Jules: Come back next week. Wait, you could be dead by then. Come back tomorrow.

  • Granola Girl: Ana Pascal, our resident baker.
  • Heroic Sacrifice: When Harold Crick reads the ending Karen Eiffel finally decided on: that he is killed by a bus after pushing a child out of the way: he decides that it's a sacrifice worth making, and goes through with it with full knowledge of the consequences.
    • In addition, both the novel and the film itself treat Harold's watch as its own character. When the bus slams into Harold, the first thing it hits is his watch:-which is destroyed, but a part of it becomes embedded permanently in his arm and slows down the hemorrhage that would have killed him otherwise. So just like Harold stepped in front of a bus to save a child, his watch took the brunt of the hit for him.
  • Ice Cream Koan: "A tree doesn't... think it's a tree? It is a tree!"
    • "Of course, trees were trees. Harold knew trees were trees."
  • I Know You Know I Know: Inverted hilariously when Harold mentions to Professor Hilbert that the narrator said "Little did he know":

I've written papers on "Little did he know". I've taught classes on "Little did he know". I once gave an entire seminar based upon "Little did he know". Sonofabitch, Harold. "Little did he know" means there's something he did not know. That means there's something you don't know. Did you know that?

  • Important Haircut
  • Lemony Narrator: In-universe example with Karen Eiffel's narration. Notable that she's not a man (though she is British), unlike most examples of this trope.
  • Like You Were Dying: The premise of the movie. Harold thinks he's going to die soon. Professor Hilbert's advice is to do whatever it is he's always wanted to and never had the chance to

Professor Hilbert: Hell Harold, you could just eat nothing but pancakes if you wanted.
Harold: What is wrong with you? Hey, I don't want to eat nothing but pancakes, I want to live! I mean, who in their right mind in a choice between pancakes and living chooses pancakes?
Professor Hilbert: Harold, if you pause to think, you'd realize that that answer is inextricably contingent upon the type of life being led... and, of course, the quality of the pancakes.

  • Literary Agent Hypothesis: The suggestion throughout that the book Karen was working on would ultimately become this film.
  • Liz Lemon Job: Karen Eiffel's publisher hires a "personal assistant" to make sure she finishes her new novel.
  • Manic Pixie Dream Girl: Ms. Pascal is one of the things that gives Harold something to live for.
  • Morning Routine: How the movie starts.
  • Mouth Cam: When Harold Crick brushes his teeth.
  • Narrator
  • No Antagonist: Harold is simply dealing with the narration of his life and the fact that he's going to die soon. Karen is just working through writer's block, and has no idea that she's affecting Harold's life. Even when they meet, their relationship isn't antagonistic; Karen has massive doubts over killing Harold, but can't think of another way to end the story.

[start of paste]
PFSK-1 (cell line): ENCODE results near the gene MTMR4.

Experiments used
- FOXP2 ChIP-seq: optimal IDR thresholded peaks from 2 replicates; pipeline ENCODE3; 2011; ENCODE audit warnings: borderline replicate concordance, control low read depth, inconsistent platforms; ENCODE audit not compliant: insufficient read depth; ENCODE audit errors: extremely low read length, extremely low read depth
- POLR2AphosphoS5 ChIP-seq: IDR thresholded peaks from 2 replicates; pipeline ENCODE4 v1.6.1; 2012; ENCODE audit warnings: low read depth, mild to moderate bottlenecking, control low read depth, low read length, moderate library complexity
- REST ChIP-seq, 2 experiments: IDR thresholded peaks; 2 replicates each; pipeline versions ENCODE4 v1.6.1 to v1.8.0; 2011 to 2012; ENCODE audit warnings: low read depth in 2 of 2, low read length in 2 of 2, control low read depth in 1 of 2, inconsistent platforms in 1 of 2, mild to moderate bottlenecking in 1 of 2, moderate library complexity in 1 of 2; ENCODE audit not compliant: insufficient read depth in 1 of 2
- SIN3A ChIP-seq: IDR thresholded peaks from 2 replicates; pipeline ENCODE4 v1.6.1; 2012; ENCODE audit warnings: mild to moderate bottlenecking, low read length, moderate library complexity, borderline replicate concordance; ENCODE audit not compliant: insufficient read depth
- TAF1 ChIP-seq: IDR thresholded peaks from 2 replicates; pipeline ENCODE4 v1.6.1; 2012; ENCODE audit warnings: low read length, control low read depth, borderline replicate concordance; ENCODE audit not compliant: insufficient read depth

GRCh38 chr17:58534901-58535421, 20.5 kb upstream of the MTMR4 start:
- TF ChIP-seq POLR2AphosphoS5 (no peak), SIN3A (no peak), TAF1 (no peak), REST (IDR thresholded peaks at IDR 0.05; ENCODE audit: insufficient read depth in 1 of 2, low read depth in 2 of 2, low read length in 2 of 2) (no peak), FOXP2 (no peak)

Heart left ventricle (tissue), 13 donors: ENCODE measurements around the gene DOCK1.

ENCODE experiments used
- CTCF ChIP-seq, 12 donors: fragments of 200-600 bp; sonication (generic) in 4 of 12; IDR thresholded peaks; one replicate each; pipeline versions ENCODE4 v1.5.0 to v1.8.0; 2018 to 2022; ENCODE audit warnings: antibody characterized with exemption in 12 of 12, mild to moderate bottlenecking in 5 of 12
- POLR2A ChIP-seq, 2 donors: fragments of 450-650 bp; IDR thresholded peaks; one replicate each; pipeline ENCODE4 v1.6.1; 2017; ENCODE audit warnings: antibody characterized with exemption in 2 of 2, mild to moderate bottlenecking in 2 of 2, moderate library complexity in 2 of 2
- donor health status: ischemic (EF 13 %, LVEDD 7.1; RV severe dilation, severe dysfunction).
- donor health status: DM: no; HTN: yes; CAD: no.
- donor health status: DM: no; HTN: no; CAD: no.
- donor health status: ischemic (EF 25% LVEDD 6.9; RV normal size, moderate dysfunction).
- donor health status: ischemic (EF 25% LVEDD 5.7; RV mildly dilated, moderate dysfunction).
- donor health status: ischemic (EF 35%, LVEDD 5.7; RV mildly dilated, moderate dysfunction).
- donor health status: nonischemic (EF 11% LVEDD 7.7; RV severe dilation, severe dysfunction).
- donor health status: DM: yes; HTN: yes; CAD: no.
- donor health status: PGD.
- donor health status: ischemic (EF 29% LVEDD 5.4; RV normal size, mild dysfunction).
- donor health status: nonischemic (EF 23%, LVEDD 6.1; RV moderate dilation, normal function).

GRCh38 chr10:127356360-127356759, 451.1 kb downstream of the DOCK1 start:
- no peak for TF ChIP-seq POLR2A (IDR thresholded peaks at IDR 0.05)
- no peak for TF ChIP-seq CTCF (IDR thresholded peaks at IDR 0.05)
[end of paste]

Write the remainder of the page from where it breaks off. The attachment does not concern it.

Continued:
• No Fourth Wall
  • Oh, and X Dies: Early in the novel (and film), it's made clear that Harold is going to die at the end, and this is what kicks off his quest. He doesn't, however.
  • Painting the Fourth Wall: For us. The narrator in any other movie would be the normal narrator, but here the main character reacts to a voice, as you do when someone describes your life in detail.
  • Post Modernism
  • Rage Against the Heavens/Rage Against the Author
  • Railroading: When Harold Crick tries staying at home all day, doing nothing, in order to prevent the plot from moving forward, a wrecking crew tears a hole in his apartment wall.
  • Reality Writing Book
  • Roofless Renovation
  • Shoot the Shaggy Dog: According to the professor, all of Karen Eiffel's previous novels have ended this way, and the rough draft of Harold Crick's story is no different.
  • Shout-Out: Every person in the movie is named for a mathematician, scientist, or engineer. Likewise the streets. And Eiffel's publisher. Just about everything named, actually.
  • Slipstream: Genre-wise, it's more this than Magical Realism, both in terms of the movie itself and possibly in Karen's book, what with the watch being portrayed as vaguely sentient.
  • Take Our Word for It: The brilliance of Eiffel's original ending.
  • Take That: in universe. The reason Harold is able to find Karen Eiffel is because she had been audited ten years prior, which is also around the time she started writing a book about an IRS agent who would inevitably die.
  • There Are No Therapists: Played with; A therapist is one of the first people Harold visits, and though his problem is outside her field (she just thinks it's schizophrenia), she does help point him to Dr. Hilbert.
  • Trademark Favorite Food: Professor Hilbert's copious coffee consumption.
  • Trailers Always Lie: The movie was portrayed as typical Will Ferrel comedy in advertisements, which it is decidedly not.
  • What Is One Man's Life in Comparison?: The idea is batted about that maybe the possible contribution to world literature and the greater meaning of his planned death mean that Harold should accept his death as it was written.
  • Writers Cannot Do Math: In-universe example. While Harold is being distracted by Karen, someone asks him what the product of 67 and 453 is. He answers with 30351, which Karen says is wrong, and that the real answer is 31305, which he quickly corrects to. Because he is obviously distracted, it seems very probable that he would have gotten it wrong. He hadn't, and had the correct answer the first time. Of course, she may have just been messing with him, but why?
    • It's a typo in a movie about a novel. The movie is filled with mathematical references and in-jokes. When a writer names every character after a famous mathematician, they can probably do basic multiplication.
  • You Can't Fight Fate: Unless you're writing that fate.